Here’s a little turorial for you if you’re not that keen on gathering. In case you don’t know, gathering is the process of condensing a piece of fabric, creating a ruffled effect, and then attaching it to a flat piece, most often found on the skirt, or here the sleeve meets the bodice.
If you’ve no idea what I’m talking about, a great place to start is this excellent tutorial from Shwin called Gathering 101, which takes you through absolutely everything you need to know.
I’ve found a lot of children’s clothes contain an element of gathering, it’s a nice way of adding shape and fullness to a garment that’s made of flat pieces, without the darts or tucks you might find on an adult garment, and it’s a lot easier (I think), than adding pleats. It can be super tedious, but if you take a bit of time to get it right, it really does look pretty.
So here’s a little look at the way I do it – it’s not necessarily the right way, but it’s the way I’ve found suits me.
First – your thread. I like to use an inexpensive polyester thread for gathering (actually, I tend to sew with this all the time, I recommend Coats Moon), it doesn’t grip the thread as tightly as cotton, and it allows you to slide the fabric up and down the thread easily. I’ve found this particular brand doesn’t snap easily either. I like to use a different colour top thread to bobbin thread, so I can clearly see which thread to pull, and which to unpick at the end.
Make sure your thread tension is decreased slightly – i turn mine down to 2 or 3, but any lower and it just goes too loopy and gets caught.
Make your thread length as long as you can, and stitch with a normal straight stitch.
I always run two lines of gathering stitches, three if i’m feeling extra perfectionist. It really helps you even out the gathering, and give some stability. Plus, if a thread breaks, you have a safety net.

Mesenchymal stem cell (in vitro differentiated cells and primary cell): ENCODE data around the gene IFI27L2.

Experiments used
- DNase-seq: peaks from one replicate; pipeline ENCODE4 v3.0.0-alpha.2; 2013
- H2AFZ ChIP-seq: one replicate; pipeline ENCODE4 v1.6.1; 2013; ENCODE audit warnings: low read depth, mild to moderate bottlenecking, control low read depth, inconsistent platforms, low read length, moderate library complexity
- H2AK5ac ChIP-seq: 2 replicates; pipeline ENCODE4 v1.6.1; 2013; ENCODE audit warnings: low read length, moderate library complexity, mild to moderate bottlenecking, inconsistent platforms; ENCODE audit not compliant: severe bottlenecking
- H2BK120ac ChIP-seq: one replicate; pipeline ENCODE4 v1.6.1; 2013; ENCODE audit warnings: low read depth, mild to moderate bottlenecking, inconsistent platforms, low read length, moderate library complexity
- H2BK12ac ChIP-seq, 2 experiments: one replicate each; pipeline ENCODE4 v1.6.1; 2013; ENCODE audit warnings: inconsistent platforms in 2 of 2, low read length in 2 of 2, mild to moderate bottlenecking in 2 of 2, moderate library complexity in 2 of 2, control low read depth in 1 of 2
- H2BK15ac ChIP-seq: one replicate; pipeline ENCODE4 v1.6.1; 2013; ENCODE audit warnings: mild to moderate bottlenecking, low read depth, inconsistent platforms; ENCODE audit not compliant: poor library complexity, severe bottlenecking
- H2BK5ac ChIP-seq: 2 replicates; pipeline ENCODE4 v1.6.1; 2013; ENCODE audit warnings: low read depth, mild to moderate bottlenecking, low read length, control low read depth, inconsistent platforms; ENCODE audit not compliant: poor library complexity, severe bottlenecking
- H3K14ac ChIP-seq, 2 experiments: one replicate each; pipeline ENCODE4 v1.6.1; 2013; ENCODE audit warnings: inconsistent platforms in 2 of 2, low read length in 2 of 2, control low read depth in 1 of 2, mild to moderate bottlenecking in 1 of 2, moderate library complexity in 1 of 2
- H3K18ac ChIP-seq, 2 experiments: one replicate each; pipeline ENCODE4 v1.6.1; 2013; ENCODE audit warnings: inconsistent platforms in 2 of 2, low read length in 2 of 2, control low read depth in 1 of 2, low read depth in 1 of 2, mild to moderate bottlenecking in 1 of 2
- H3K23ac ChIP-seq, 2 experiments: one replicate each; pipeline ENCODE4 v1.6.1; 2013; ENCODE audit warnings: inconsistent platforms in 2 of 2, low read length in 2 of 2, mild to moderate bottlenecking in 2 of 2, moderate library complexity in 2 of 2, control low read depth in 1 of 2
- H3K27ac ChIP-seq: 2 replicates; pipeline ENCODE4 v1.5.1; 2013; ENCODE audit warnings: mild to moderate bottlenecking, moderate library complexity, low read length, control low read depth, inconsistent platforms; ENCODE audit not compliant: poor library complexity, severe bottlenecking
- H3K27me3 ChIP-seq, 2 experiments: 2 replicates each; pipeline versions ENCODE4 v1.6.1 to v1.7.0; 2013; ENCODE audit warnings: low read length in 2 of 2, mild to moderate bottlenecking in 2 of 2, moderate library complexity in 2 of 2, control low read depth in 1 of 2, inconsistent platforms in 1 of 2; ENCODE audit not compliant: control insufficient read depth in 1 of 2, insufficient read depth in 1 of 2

I’m sewing a Newborn Nancy tea dress in lovely black polka dots, so I’m using a 1cm (3/8″) seam allowance. I want to get my gathering either side of my final stitch line when I join the skirt to the bodice. I’m doing my first line of gathering about in line with the presser foot edge, as the seam allowance doesn’t give me a lot of space to play with.
Here’s the finished lines of gathering. If i was going to be doing a larger piece (like an adult’s skirt), I might break up the stitching into sections, so it’s not too much gathering along the thread in one go… but this is only a little piece so it should be okay in one go!
Knot the ends of the threads together on one side, I normally do the left side as i’m right handed.
Separate out the red (bottom, bobbin) thread and ry to keep the green (top, spool) thread away from what you’re doing. Then, hold on to the red thread and gently push the fabric down the threads. I find this works better than pulling the threads, and it’s less likely to snap.
Gradually ease the fabric along the length of the thread. I like to gather it all up tight, then gradually separate it out, so that I know it’s even.
A tight gather on your fabric should look like this. Next, match it up to your bodice piece, right sides together, and ease the gather around so that the width of the gathered piece is the same as the width of the bodice. It’s a little fiddly but pin as you go, and take it slowly and evenly, so that the gathering is evenly spaced. Match up the centre of the bodice with the centre of the skirt, so that you can gauge how much to move the fabric.
When you’ve sewn the skirt fabric to the bodice, unpick the rows of gathering stitch, and gently spread out the skirt. Be careful when you’re pressing the top, so that you don’t flatten the gathers.
Here’s the finished dress, in black micro polka dot, with a white lining, and pale baby pink poppers – perfect for a newborn little girl! You can see how the skirt has some fullness from the gathering, but it’s not too pouffy, and easy to iron and look after (who wants to be ironing pleats?).
Hope this is helpful! Let me know in the comments if you have any questions.